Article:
Journal of Population Research

, Volume 35, Issue 2, pp 151–167 | Cite as

Decomposition: population ageing at a sub-national level using Tasmania, Australia as a case study

  • Lisa Denny
Original Research


While population ageing is considered a ‘major concern’ by over half the governments worldwide according to the UN and ‘the most important population issue for the ensuing two decades’ by a 2012 survey of leading demographers, research into population ageing and its causes at a sub-national level has only emerged more recently. This paper introduces a model for identifying the factors influencing the change in the mean age of a population. Through decomposition the model identifies how, and to what extent, each component of demographic change (fertility, mortality, overseas migration and interstate migration) contributes to the overall change in the mean age of the population over a given period. The paper uses the State of Tasmania, Australia to quantify, for the first time, the difference between national and sub-national population ageing. It finds that from 2005 to 2015, Tasmania’s predicted mean age increased by an average of 0.222 years per annum compared with 0.108 years per annum for Australia. This differential of 0.114 years is largely explained by the ageing effect of interstate migration, averaging 0.073 years per annum, which is not relevant at a national level. The paper confirms that as regional differences between fertility and mortality levels within a nation are usually small, it is migration which is predominantly responsible for different changes in the mean age of the population between national and sub-national levels.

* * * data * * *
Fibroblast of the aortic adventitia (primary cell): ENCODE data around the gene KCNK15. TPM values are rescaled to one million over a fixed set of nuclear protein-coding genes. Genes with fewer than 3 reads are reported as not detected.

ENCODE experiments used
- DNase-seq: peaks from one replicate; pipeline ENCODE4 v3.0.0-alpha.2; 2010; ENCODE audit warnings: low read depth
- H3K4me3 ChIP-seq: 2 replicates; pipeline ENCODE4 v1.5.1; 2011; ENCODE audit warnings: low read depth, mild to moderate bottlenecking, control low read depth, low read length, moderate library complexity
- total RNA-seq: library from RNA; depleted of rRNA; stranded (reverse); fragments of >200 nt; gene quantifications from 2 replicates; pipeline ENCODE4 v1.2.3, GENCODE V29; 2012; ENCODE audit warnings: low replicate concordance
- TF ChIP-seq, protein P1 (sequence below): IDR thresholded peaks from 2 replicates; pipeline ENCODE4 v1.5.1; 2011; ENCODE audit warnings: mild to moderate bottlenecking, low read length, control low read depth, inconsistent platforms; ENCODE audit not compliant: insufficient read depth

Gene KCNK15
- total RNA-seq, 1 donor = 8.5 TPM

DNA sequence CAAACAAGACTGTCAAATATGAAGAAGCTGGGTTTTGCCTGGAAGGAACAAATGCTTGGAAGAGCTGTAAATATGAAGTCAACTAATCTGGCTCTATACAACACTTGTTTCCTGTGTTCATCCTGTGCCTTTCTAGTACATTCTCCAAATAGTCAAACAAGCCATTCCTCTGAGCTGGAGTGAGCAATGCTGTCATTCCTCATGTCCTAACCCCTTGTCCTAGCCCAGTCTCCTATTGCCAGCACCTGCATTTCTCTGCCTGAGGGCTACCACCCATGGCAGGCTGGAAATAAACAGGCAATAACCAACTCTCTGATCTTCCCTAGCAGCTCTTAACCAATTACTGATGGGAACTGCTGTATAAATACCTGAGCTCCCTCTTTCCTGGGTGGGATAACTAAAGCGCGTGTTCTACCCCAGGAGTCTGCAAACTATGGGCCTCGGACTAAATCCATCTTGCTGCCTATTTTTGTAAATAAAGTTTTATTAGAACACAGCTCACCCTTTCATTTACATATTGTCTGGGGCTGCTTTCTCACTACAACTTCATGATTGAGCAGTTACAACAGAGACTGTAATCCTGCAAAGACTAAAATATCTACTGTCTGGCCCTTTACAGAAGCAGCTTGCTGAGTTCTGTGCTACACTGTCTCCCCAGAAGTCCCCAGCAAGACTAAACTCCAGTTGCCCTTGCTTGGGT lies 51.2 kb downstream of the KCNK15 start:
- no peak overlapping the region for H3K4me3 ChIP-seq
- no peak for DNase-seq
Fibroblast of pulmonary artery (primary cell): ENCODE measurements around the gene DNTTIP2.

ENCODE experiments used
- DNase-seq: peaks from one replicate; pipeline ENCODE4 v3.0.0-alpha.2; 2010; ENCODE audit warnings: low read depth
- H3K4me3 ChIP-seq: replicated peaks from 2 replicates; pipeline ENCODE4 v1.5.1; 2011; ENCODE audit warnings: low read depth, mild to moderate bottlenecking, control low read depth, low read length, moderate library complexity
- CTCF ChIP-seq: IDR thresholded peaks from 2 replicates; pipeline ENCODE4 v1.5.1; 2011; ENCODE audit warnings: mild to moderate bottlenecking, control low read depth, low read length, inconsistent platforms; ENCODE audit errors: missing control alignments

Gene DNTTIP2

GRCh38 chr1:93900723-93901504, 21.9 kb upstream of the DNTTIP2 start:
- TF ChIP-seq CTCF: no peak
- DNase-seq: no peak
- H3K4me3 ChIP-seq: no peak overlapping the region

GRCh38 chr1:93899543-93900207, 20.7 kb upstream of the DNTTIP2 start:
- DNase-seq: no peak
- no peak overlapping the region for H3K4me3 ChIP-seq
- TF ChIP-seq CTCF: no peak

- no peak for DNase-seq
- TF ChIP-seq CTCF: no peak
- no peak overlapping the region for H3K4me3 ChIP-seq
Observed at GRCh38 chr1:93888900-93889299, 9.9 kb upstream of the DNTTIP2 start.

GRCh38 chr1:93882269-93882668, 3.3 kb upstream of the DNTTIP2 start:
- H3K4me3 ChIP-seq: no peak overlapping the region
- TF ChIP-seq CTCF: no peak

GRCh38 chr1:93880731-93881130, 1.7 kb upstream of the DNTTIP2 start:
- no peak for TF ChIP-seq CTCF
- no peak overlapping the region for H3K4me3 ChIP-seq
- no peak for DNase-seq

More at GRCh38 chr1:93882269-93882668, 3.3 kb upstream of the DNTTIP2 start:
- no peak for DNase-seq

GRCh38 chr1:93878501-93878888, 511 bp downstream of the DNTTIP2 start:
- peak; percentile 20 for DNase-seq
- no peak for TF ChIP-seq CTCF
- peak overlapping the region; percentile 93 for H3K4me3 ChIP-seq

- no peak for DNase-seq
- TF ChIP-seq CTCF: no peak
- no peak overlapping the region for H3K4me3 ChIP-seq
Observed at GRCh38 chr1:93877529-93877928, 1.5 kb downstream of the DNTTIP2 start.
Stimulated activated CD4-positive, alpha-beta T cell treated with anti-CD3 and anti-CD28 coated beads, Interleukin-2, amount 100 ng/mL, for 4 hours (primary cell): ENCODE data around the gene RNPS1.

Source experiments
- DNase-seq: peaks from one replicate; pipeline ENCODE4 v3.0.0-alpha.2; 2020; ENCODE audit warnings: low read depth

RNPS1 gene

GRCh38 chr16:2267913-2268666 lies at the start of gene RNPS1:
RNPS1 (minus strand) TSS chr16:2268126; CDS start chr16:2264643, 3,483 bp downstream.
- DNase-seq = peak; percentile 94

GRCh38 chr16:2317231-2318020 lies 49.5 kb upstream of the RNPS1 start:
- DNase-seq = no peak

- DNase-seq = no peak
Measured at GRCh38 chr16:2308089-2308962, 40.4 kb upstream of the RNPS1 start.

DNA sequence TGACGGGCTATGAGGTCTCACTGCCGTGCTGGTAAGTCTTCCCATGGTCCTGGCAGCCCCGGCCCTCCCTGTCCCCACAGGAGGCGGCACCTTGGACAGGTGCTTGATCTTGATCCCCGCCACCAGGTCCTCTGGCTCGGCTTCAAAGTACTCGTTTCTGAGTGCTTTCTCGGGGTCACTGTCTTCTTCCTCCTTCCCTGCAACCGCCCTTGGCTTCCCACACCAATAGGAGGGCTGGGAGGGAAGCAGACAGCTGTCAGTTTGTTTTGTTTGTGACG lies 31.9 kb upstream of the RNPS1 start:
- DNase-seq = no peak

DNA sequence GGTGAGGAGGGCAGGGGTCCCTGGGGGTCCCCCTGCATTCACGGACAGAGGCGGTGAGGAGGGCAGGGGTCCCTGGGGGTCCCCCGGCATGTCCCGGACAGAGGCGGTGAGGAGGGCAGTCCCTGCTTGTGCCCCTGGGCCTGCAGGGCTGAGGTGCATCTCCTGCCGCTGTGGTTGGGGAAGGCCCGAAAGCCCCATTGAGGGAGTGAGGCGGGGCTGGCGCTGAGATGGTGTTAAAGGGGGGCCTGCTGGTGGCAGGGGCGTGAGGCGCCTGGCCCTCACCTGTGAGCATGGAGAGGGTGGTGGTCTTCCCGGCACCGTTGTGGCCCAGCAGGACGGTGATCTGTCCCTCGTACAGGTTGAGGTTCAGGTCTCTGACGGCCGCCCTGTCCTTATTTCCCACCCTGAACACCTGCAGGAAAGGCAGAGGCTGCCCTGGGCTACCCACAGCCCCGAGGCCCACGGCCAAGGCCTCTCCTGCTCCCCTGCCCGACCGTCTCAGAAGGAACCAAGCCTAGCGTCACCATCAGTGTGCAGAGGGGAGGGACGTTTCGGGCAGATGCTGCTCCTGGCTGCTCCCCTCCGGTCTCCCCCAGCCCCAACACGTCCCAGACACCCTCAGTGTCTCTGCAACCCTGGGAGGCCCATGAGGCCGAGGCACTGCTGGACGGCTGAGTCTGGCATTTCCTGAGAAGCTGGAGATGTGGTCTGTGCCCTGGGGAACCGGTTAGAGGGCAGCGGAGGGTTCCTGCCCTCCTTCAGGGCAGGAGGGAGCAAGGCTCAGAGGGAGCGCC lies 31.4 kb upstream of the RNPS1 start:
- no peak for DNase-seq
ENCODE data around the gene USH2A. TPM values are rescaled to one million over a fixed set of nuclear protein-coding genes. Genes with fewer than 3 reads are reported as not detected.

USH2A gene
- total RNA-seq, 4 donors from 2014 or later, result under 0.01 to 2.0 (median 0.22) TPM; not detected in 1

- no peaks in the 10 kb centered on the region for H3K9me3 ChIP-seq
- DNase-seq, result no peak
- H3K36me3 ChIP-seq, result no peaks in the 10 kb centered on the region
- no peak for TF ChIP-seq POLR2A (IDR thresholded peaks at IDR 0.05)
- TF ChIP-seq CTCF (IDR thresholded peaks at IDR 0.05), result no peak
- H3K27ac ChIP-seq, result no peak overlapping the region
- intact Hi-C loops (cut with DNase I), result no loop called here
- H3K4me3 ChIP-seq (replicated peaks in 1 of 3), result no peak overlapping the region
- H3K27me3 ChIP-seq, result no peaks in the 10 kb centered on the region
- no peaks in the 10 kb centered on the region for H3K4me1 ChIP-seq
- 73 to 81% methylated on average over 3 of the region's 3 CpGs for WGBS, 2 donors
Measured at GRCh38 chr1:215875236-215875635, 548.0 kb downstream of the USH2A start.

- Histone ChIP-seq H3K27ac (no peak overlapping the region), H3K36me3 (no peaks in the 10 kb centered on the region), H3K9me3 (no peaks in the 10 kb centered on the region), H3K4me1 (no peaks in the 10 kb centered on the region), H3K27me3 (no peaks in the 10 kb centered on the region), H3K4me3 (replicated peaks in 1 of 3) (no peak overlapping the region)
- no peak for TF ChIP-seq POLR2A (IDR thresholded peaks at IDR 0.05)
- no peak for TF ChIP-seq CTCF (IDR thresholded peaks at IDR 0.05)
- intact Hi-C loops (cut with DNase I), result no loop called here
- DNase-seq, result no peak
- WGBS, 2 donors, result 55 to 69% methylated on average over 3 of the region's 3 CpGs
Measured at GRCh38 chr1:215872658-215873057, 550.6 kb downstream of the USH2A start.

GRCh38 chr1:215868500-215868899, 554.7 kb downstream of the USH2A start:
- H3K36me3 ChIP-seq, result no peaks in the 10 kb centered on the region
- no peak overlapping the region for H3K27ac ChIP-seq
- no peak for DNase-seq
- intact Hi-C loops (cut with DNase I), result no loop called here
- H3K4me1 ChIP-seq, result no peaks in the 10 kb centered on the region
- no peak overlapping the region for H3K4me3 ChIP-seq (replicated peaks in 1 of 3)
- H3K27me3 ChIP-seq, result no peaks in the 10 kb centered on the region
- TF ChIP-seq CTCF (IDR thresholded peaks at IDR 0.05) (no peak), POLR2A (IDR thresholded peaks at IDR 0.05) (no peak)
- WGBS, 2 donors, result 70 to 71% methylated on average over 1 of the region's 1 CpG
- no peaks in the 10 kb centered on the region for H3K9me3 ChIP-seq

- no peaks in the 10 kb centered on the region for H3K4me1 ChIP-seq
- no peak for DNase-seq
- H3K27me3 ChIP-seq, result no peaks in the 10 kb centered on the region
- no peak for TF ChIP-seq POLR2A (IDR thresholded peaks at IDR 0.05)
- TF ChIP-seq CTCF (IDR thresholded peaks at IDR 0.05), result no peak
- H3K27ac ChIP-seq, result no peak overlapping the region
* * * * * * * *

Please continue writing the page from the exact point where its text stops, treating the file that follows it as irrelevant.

Decomposition Population ageing Demographic change Sub-national population ageing Internal migration 



Sincere thanks and gratitude go to Professor Martin Bell and Dr Tom Wilson for their invaluable comments and support of this paper as well as the extensive feedback provided by two anonymous reviewers.


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Copyright information

© Springer Science+Business Media B.V., part of Springer Nature 2018

Authors and Affiliations

  1. 1.Institute for the Study of Social ChangeUniversity of TasmaniaHobartAustralia

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